Relative Feedback Response in Competitive Environments

Working Paper
Diego Aycinena, Rimvydas Baltaduonis, Haylee Downey, Kristian Fors and Lucas Rentschler

Relative performance feedback is common in competitive environments. Such feedback, especially when it is negative, is more likely to affect beliefs in women Roberts and Nolen-Hoeksema(1989). We investigate the effect of relative performance feedback on subsequent performance ina winner-take-all environment. We find that feedback slightly reduces the performance of men. Women, on the other hand, respond to negative feedback by increasing their subsequent performance, even when doing so is unlikely to affect the likelihood of winning.

Prosecutor Plea Bargaining and Conviction Rate Structure: Evidence from an Experiment

Working Paper
Jason Ralston, Jason Aimone, Lucas Rentschler and Charles North

Prosecutors in the United States are often incentivized directly or indirectly to maximize their conviction rate. Since prosecutors have broad discretion when deciding which cases to pursue, these conviction-rate-centered incentives may affect charges brought and plea-bargains offered. We report the results of a controlled laboratory experiment with participants in the role of prosecutors. We vary whether conviction rates include guilty pleas. We find that including plea bargains in the conviction rate increases the number of plea offers made and increases the difference between the severity of the crime offered in the plea and the one threatened for trial. We also find that prosecutors who favor more lenient plea offers and trial charges are more likely to increase the trial penalty when plea bargains count as convictions. Similarly, we find that women prosecutors are more likely than men to increase the trial penalty when plea bargains count in the conviction rate, though women are no more likely than men to be in the set of prosecutors who follow a more lenient bargaining strategy.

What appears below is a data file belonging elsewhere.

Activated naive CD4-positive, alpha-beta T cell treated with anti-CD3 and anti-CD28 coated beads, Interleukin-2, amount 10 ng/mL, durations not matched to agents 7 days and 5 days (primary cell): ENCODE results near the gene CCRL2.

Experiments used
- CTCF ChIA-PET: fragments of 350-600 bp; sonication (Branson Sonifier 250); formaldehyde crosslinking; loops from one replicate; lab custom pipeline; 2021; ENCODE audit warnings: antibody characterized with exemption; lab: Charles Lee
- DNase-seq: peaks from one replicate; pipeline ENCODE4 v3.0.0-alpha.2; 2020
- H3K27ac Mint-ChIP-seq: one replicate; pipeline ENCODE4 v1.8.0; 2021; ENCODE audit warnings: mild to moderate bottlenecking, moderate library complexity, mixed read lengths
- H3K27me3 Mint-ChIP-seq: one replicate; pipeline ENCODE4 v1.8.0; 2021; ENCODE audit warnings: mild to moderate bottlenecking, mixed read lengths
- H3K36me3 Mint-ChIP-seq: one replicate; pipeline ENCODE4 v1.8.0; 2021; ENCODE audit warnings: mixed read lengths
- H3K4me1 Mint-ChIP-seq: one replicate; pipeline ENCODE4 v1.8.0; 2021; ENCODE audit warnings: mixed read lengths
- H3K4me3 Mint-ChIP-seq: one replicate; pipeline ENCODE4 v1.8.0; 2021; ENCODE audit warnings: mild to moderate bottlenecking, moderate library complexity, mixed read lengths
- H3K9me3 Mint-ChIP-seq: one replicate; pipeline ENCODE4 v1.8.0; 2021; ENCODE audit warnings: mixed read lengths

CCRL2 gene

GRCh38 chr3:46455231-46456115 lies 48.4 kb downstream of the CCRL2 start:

Priming the Jury by Asking for Donations: An Empirical and Experimental Study

Journal Article
Jason Aimone, Charles North and Lucas Rentschler
Journal of Economic Behavior & Organization, 2019

In 1995, Texas passed a law requiring that jurors be provided an opportunity to donate jury pay to a crime victims fund. In practice, courts present this opportunity before jury selection begins, priming the jurors about the needs of crime victims, which could bias jury decision-making. We report correlational evidence that conviction rates increased after this policy was imposed. To explore a causal link, we ran a laboratory experiment, finding that male jurors are more likely to convict a defendant after being given the opportunity to donate, while female jurors are less likely to convict.

Noisy All-Pay Auctions

Working Paper
James Boudreau, Haikady Nagaraja, Lucas Rentschler and Shane Sanders

We study all-pay auctions with noise both theoretically and experimentally. First we show theoretically that all-pay auctions with noise can be surprisingly similar to standard all-pay auctions with complete information in several important respects. Specifically, equilibria in both formats feature the same expected expenditures. Without noise, predictions are in mixed strategies, while with noise, predictions are in pure strategies. We then report the results of an experiment on our model and find qualitative support for the predicted equivalence of \emph{expected} expenditures. Our experimental results on the noisy version of the model are particularly interesting, however, as subjects’ behavior is more closely in line with the model’s theoretical equilibrium predictions than the treatment without noise in terms of reduced variance.

Endogenous Entry in Contests with Incomplete Information: Theory and Experiments

Journal Article
Diego Aycinena and Lucas Rentschler